Neil Allard and Andrew Wale

A Change For Good

History was made when Andrew Wale and Neil Allard were married in March and they hope it will spark a change in society’s attitude

Interview by Daniel White

“I now pronounce you legally married”

As the words left the lips of registrar Trevor Love, the Royal Pavilion’s Music Room erupted into a joyous celebration of relief.

After years of abuse, discrimination and suffering directed towards same-sex couples, while not forgotten, this day saw the start of a new, brighter, chapter.

“It was much more than merely congratulating us,” begins Andrew Wale. “There was a general sense of relief and joy from the whole room, it was a little overwhelming, but something good had happened and now we could move on.”

Andrew and his husband, Neil Allard, became the first same-sex couple to be wed in Brighton in the early hours of March 29th, a marriage that sent a statement across the country and beyond.

“There has been, and continues to be, so much pain, violence and anguish associated with LGBT history and rights,” explains Andrew. “I think everyone was extremely happy that this change for the better had taken place.”

Following their wedding, a celebration began to take place in the Pavilion Gardens, with a jubilant sense of equality rampant throughout.

“When we came out of the Pavilion, we were greeted by the cheers of hundreds of people who had gathered outside,” smiles Andrew. “They were so happy and excited that this day had finally come. So many people, many of them young and very emotional, thanked us for doing it so publicly. They said it would make a positive difference to their lives; we couldn’t hope for more.”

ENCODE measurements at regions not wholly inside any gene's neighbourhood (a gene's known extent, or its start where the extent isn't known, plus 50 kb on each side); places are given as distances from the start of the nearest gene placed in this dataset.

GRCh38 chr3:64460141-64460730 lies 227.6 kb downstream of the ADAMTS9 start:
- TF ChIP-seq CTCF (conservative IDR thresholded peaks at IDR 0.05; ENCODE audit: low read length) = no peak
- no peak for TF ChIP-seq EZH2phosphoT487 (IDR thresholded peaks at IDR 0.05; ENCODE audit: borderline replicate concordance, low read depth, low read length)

The campaign to change marriage laws had been a long running one, which built a distinction between society that made many same-sex couples feel like second-class citizens and, following their wedding, Andrew and Neil felt a change.

“Waking up the next morning, we actually agreed that we felt different,” Andrew reflects. “We felt stronger, safer; slightly less like outsiders. Of course, we always have and always will rely on each other, but it was a good feeling to feel more a part of society, even though that feeling can never be complete for us.”

While it was the first same-sex wedding to ever take in Brighton, it was also the first wedding to take place in the Royal Pavilion’s Music Room and the couple couldn’t be happier to have held their wedding in the city of Brighton.

“We are, of course, very proud to have had the opportunity to be representative of a change for good,” Andrew says. “To have done that in our home town, with the support and good wishes of so many people around us was fantastic.

Brighton and Hove, though not perfect, is a wonderful, vibrant and inclusive city to live in. We hope to be here for many years to come, and to enjoy everything our community has to offer.”